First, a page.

However, the 21-year-old new mother was having a difficult time, as shown in the show—she was "jet-lagged, anxious and sick with bulimia," wrote Andrew Morton of the tour. We see Diana turn back mid-hike at Ayers Rock in Episode Six to Charles’ dismay, which did really happen. However, this was likely because of her impractical front-buttoned white dress and heels, per the Sydney Morning Herald . “When Charles coaxed her to climb part of the way up the rock, she hesitated, not through fear of slipping, but because she knew that coming down would expose her knees and petticoat to the world’s press,” they wrote of the incident.

royal tour 1983 australia

Still, the tour was likely as rocky for Charles and Diana’s relationship as The Crown depicts. There are accounts of Diana crying at a public appearance outside the Sydney Opera House, which a photographer who was present, Ken Lennox, described in the documentary Inside the Crown: Secrets of the Royals , per Vanity Fair :

I’m about four feet from the princess and I’m trying to get a bit of the opera house in the background and some of the crowd, and Diana burst into tears and wept for a couple of minutes. Charles I don’t think has noticed [Diana crying] at that stage. If he has, typical of Prince Charles to look the other way.

While the show accurately depicts some moments that the couple seemed to be genuinely in love, such as their dance at a charity ball in Sydney, Charles’s jealousy of the mad adoring crowds over Diana did in fact amplify the wedge between the couple.

“The prince was embarrassed the crowds so clearly favored her over him,” wrote Sally Bedell Smith . “For her part, Diana was upset by the disproportionate interest in her, especially when she realized that it was disturbing Charles. She collapsed under the strain, weeping to her lady-in-waiting and secretly succumbing to bulimia. In letters to friends, Charles described his anguish over the impact ‘all this obsessed and crazed attention was having on his wife.’”

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In a 1995 interview with the BBC after their separation, Diana affirmed this herself. “We'd be going round Australia, for instance, and all you could hear was, ‘oh, she's on the other side.’ Now, if you're a man—like my husband—a proud man, you mind about that if you hear it every day for four weeks. You feel low about it, instead of feeling happy and sharing it,” she recalled. “With the media attention came a lot of jealousy. A great deal of complicated situations arose because of that.”

Charles and Diana’s royal tour did, however, have a powerful impact on the public opinion of the monarchy in Australia, as depicted in the episode. The popularity of the monarchy had been in decline in Australia in the '70s, and Republican Prime Minister Bob Hawke did not hide his stance that the country would be better off as an independent nation. While he may not have directly expressed this to Charles as he did in the episode, after the royal tour The Evening Standard stated that the public’s extreme fawning over Diana “ha[d] set Republicanism back 10 years.” And when, in 1999, the country held a referendum to vote on the possibility of becoming a republic, the people voted against it.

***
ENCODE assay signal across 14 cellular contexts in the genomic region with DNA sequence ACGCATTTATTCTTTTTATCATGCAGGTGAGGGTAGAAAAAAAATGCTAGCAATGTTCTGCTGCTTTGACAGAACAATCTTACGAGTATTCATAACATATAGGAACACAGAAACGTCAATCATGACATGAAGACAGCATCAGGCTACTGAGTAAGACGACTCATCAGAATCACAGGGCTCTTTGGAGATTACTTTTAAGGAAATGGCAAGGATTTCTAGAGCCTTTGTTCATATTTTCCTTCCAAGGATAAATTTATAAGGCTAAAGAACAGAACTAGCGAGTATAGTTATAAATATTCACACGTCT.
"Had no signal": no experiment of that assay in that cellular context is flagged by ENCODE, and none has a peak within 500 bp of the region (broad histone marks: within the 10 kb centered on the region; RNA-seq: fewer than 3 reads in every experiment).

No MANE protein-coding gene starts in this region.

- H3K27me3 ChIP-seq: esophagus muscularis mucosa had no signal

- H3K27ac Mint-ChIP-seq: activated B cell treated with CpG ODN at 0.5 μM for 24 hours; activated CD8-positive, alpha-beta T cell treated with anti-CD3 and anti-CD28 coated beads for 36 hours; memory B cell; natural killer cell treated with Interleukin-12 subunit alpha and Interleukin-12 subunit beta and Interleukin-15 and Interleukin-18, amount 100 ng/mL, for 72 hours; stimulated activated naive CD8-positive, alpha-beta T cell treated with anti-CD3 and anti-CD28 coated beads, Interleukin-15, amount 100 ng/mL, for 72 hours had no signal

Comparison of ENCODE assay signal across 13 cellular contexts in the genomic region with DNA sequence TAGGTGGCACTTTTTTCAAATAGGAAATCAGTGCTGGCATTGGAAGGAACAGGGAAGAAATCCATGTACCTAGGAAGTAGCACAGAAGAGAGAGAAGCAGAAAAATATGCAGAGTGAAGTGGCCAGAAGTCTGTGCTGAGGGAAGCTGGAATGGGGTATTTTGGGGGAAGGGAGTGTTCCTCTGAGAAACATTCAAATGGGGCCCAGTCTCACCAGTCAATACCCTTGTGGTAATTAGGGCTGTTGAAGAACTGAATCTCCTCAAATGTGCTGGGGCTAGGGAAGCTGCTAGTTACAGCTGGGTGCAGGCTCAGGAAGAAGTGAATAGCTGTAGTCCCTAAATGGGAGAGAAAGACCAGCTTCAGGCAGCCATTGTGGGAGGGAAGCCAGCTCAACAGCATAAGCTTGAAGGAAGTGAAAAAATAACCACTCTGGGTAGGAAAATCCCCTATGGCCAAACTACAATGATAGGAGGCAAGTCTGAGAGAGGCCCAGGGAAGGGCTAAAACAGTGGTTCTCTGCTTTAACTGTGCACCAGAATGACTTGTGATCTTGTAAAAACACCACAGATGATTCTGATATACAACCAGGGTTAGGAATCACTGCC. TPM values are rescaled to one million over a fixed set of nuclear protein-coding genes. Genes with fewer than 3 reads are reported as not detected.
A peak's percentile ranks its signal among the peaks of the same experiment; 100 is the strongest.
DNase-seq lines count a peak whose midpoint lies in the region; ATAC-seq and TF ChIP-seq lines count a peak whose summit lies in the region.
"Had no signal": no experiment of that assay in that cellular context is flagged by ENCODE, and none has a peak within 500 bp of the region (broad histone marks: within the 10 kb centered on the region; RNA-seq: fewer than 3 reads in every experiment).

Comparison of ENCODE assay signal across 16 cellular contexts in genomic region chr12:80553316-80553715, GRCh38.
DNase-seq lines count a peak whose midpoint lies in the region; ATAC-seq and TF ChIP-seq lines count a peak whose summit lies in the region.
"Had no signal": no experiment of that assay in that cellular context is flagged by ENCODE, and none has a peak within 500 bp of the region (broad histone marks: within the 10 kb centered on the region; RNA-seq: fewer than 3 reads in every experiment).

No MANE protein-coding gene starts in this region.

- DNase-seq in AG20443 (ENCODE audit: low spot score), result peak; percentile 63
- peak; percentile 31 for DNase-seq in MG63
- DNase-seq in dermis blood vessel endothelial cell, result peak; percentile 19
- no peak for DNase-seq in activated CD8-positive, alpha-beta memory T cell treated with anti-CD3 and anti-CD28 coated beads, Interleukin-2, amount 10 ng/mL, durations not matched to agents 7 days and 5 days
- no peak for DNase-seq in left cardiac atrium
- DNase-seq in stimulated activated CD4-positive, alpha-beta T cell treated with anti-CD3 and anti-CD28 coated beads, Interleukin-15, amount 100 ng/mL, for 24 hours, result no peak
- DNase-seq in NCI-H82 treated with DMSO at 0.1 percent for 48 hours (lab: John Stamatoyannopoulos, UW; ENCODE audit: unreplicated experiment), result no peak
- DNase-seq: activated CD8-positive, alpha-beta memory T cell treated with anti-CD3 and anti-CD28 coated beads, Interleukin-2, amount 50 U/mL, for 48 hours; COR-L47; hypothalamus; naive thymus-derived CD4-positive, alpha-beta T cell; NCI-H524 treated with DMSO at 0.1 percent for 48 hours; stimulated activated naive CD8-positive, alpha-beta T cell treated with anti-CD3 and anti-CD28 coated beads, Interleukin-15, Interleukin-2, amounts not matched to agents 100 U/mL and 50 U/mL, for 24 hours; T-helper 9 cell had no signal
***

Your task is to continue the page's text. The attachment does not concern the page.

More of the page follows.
And the most crucial factual detail that The Crown snuck into the episode—Charles really did fall off that horse in the polo match.

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A Look Back At Princess Diana’s First Royal Tour Of Australia

Thirty-five years ago, prince harry’s mother, diana, made her first overseas trip down under to visit ayres rock and bondi beach.

royal tour 1983 australia

Amid the news Prince Harry and Meghan Markle are expecting their first child together, we imagine how Princess Diana would have reacted; overjoyed, overwhelmed, emotional. The statement would have read Harry’s mother was “delighted”, an adjective used by the Palace to describe every piece of good news.

Like every Royal story, there seems to be some sort of coincidental anniversary or some hidden milestone that gives it a whole new meaning. And Kensington Palace’s announcement that Markle is pregnant is not exempt: Thirty-five years ago, when Prince William was just a baby, Princess Diana and Prince Charles travelled to Australia for their first tour. The Royal couple – and William – spent 41 days travelling to Alice Springs and even dropped by Bondi Beach. It was Diana’s first overseas trip and she was just 22-years-old. It seems almost fitting then for a Royal baby announcement to happen, in our country, on this special anniversary.

On the other hand, it’s quite surreal to look back at this moment in time where Harry didn’t exist yet and Diana had no clue her life would be cut so short. While your timeline is filled with Royal Baby news, here’s a look back at Princess Diana’s time in Australia – her beautiful outfits, her grace and poise and the origins of those familial, caring values she passed onto her son, the Duke of Sussex.

royal tour 1983 australia

topics: celebrity , Princess Diana , Meghan Markle , prince harry , royal tour , royal baby , Australia

royal tour 1983 australia

woomargama

Prince Charles, Princess Diana, and the Sheep: How the Royals Transformed One Australian Country Town

During their 1983 royal tour, the Prince and Princess arranged for baby Prince William to stay at Woomargama Station, a working property in a small town. Decades later, locals remember their weeks-long brush with royalty.

Often, stories about royalty are dripping in diamonds and pearls, featuring celebrity cameos and (literal) palace intrigue. At times, Charles and Diana’s 1983 visit to Australia and New Zealand had that. But then they’d return to see baby William—whom Diana, famously, had insisted on bringing, breaking royal tradition—in Woomargama, the country town of 90-some residents where William and his nanny stayed for the duration of the trip.